Some states took the position that culture of peace and dialogue of civilizations is the appropriate response to terrorism, echoing the Summit Outcome document quoted above. The delegate of the European Union stated: "Who could have imagined at the start of this international decade the challenges to a culture of peace that the world is facing today? As a counter to extremism and terrorism, we must choose to celebrate the values that unite us. In order to undermine those who seek to sow division and chaos we must strive to develop tolerant and inclusive societies. We must celebrate how diversity enriches our societies, improve understanding amongst faiths and cultures, and foster stronger respect between communities." Similarly, the delegate of Iran stated: "Strengthening the culture of dialogue among civilizations will prove to be a most important element in combating the calamities of the day in particular terrorism. For, terrorism seeks to make the diversity between nations the source of conflict, while Dialogue among Civilizations can help make that same diversity the foundation for cooperation and betterment."
On the other hand, there was criticism about the way that terrorism has been linked to religious intolerance and Islamophobia. This was expressed by the delegate from Malaysia who said, "It is disheartening to note that recent tragic events - from the terrorist attack on September 11, the Madrid and London bombings to the latest incident in Bali - have further exacerbated the widening gap between civilizations, and generated negative perspective of Islam particularly among the non-Muslims in the West and elsewhere. There is a dire need to correct the misconception that acts of terrorism are sanctioned by any particular religion or culture. Terrorism must be attributed to the perpetrator and not the religion they profess. It is totally unjustifiable to associate terrorism with any particular race or religion. The root causes of the any act of terrorism must be carefully examined in order to effectively address and combat terrorism." Their remarks were echoed by the delegates from China and Qatar.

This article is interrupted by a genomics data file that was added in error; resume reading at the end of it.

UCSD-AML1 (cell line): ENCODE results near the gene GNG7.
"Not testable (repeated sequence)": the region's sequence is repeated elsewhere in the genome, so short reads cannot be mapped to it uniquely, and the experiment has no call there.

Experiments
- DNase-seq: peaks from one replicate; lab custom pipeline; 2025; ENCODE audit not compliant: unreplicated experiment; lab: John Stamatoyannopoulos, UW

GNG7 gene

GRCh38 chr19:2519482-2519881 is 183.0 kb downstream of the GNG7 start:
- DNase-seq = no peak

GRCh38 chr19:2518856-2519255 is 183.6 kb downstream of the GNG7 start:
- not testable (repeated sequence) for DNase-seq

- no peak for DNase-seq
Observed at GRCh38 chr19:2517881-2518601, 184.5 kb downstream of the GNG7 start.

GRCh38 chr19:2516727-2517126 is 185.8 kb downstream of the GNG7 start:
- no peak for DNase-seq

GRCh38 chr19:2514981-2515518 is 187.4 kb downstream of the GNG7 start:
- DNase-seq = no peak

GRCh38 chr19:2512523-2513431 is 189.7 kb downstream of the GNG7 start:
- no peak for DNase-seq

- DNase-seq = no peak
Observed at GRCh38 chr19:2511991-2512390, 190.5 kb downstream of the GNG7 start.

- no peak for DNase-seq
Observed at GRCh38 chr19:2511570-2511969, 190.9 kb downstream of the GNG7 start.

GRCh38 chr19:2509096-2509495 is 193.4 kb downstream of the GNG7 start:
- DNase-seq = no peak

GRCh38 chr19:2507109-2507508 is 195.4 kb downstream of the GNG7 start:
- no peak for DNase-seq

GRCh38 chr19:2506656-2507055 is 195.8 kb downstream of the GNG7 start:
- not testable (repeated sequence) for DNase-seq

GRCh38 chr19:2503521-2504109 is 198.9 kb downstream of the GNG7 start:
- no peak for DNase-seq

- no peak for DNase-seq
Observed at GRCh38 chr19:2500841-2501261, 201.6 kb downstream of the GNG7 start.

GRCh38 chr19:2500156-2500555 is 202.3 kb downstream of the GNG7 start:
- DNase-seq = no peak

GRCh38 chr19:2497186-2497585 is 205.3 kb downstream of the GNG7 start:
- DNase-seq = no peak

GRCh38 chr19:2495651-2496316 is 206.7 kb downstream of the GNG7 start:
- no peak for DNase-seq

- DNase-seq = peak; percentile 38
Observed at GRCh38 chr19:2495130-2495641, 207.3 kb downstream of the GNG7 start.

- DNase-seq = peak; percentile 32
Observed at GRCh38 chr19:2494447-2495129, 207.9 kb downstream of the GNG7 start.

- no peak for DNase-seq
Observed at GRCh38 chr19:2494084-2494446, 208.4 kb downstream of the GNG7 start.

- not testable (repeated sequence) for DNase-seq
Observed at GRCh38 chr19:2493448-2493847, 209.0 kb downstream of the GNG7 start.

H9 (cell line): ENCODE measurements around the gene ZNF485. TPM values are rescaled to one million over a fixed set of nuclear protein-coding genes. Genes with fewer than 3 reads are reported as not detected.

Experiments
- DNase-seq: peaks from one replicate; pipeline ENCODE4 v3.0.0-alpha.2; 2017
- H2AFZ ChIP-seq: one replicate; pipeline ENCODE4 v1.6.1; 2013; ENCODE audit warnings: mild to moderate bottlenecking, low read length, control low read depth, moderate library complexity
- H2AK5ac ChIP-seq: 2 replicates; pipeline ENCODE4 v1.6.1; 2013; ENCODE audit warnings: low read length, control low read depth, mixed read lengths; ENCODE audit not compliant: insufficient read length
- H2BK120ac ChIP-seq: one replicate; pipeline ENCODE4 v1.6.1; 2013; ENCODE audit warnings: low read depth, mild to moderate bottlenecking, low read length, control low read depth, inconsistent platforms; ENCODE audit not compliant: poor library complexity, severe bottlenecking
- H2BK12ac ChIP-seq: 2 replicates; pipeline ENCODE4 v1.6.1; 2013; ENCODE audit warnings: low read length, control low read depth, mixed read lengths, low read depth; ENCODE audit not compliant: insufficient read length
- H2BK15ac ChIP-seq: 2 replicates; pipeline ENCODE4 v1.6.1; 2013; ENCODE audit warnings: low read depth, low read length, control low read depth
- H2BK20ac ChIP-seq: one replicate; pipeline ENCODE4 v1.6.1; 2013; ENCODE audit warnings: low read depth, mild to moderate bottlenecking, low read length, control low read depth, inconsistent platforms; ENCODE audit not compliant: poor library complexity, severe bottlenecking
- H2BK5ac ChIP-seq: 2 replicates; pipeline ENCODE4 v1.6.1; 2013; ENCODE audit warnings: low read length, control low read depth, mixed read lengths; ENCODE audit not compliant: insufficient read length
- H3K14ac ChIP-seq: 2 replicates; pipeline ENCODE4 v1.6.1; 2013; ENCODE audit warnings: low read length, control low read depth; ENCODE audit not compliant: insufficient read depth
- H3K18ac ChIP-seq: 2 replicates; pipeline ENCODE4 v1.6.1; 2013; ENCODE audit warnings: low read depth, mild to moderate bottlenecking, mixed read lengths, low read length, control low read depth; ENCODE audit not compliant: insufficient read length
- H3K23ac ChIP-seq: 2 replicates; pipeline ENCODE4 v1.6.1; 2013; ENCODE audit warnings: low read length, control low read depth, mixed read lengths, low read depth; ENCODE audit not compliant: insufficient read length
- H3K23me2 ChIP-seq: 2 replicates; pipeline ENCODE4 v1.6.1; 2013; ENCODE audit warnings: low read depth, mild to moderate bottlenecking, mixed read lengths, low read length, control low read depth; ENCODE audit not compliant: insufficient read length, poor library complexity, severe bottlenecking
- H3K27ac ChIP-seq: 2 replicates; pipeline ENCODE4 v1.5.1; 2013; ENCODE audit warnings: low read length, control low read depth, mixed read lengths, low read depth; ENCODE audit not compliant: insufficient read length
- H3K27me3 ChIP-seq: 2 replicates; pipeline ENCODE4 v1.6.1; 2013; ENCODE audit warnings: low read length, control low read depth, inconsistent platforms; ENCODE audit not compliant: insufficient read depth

The recent report on the culture of peace by UNESCO to the General Assembly (A/60/279) includes in its paragraph 19 the following remark; "A commitment to both the culture of peace and the dialogue among cultures and civilizations is also a commitment to fight terrorism, as terror rests always and everywhere upon prejudices, intolerance, exclusion and, above all, on the rejection of any dialogue."
UNESCO's culture of peace analysis reflects its Constitutional mandate which was written in the aftermath of World War II:
Since wars begin in the minds of men, it is in the minds of men that the defences of peace must be constructed ... ignorance of each other's ways and lives has been a common cause, throughout the history of mankind, of that suspicion and mistrust between the peoples of the world through which there differences have all too often broken into war.